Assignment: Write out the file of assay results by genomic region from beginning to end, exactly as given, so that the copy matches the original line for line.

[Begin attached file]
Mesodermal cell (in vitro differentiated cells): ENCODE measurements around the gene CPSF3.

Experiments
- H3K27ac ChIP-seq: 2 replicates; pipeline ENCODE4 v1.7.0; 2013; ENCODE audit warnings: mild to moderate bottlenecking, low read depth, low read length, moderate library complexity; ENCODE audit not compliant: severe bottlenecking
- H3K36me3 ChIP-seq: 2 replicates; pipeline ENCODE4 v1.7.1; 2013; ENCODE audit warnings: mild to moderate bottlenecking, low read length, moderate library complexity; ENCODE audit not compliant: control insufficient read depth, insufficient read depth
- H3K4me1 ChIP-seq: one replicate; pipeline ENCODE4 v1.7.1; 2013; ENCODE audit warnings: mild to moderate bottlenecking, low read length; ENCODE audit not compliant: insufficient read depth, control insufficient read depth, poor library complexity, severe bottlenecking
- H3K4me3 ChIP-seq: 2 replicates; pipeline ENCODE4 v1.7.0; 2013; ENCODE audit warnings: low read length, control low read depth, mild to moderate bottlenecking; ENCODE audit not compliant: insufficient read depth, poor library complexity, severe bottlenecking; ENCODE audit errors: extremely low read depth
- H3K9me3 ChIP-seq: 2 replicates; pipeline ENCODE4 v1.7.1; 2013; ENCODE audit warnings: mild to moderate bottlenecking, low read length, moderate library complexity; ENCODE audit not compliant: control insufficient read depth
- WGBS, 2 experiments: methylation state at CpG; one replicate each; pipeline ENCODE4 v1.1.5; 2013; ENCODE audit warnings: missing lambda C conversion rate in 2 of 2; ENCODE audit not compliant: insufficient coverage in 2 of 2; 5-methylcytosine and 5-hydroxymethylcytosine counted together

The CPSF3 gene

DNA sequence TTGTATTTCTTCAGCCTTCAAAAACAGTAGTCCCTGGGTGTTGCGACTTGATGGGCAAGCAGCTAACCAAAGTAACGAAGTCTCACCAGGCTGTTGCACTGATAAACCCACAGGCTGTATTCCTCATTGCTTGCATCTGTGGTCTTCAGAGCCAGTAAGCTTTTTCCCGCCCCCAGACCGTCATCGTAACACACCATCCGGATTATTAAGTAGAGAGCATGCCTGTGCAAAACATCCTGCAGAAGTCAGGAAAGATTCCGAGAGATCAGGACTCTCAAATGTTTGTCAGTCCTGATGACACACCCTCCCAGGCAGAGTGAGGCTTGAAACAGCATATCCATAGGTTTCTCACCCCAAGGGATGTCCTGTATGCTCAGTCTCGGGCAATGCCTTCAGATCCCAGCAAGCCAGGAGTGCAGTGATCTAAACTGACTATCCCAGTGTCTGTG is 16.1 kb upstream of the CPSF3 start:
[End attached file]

Mesodermal cell (in vitro differentiated cells): ENCODE measurements around the gene CPSF3.

Experiments
- H3K27ac ChIP-seq: 2 replicates; pipeline ENCODE4 v1.7.0; 2013; ENCODE audit warnings: mild to moderate bottlenecking, low read depth, low read length, moderate library complexity; ENCODE audit not compliant: severe bottlenecking
- H3K36me3 ChIP-seq: 2 replicates; pipeline ENCODE4 v1.7.1; 2013; ENCODE audit warnings: mild to moderate bottlenecking, low read length, moderate library complexity; ENCODE audit not compliant: control insufficient read depth, insufficient read depth
- H3K4me1 ChIP-seq: one replicate; pipeline ENCODE4 v1.7.1; 2013; ENCODE audit warnings: mild to moderate bottlenecking, low read length; ENCODE audit not compliant: insufficient read depth, control insufficient read depth, poor library complexity, severe bottlenecking
- H3K4me3 ChIP-seq: 2 replicates; pipeline ENCODE4 v1.7.0; 2013; ENCODE audit warnings: low read length, control low read depth, mild to moderate bottlenecking; ENCODE audit not compliant: insufficient read depth, poor library complexity, severe bottlenecking; ENCODE audit errors: extremely low read depth
- H3K9me3 ChIP-seq: 2 replicates; pipeline ENCODE4 v1.7.1; 2013; ENCODE audit warnings: mild to moderate bottlenecking, low read length, moderate library complexity; ENCODE audit not compliant: control insufficient read depth
- WGBS, 2 experiments: methylation state at CpG; one replicate each; pipeline ENCODE4 v1.1.5; 2013; ENCODE audit warnings: missing lambda C conversion rate in 2 of 2; ENCODE audit not compliant: insufficient coverage in 2 of 2; 5-methylcytosine and 5-hydroxymethylcytosine counted together

The CPSF3 gene

DNA sequence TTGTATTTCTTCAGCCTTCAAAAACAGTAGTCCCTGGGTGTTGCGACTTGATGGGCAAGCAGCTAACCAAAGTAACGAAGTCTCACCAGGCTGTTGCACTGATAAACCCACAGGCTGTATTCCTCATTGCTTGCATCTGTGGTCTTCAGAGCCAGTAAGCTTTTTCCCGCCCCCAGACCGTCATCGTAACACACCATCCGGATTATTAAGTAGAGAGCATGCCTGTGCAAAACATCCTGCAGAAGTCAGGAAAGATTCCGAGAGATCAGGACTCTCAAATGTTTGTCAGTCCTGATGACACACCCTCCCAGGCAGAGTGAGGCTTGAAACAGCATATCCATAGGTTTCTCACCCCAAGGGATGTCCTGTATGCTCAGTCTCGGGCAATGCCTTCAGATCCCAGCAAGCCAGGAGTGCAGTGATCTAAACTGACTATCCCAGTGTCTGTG is 16.1 kb upstream of the CPSF3 start: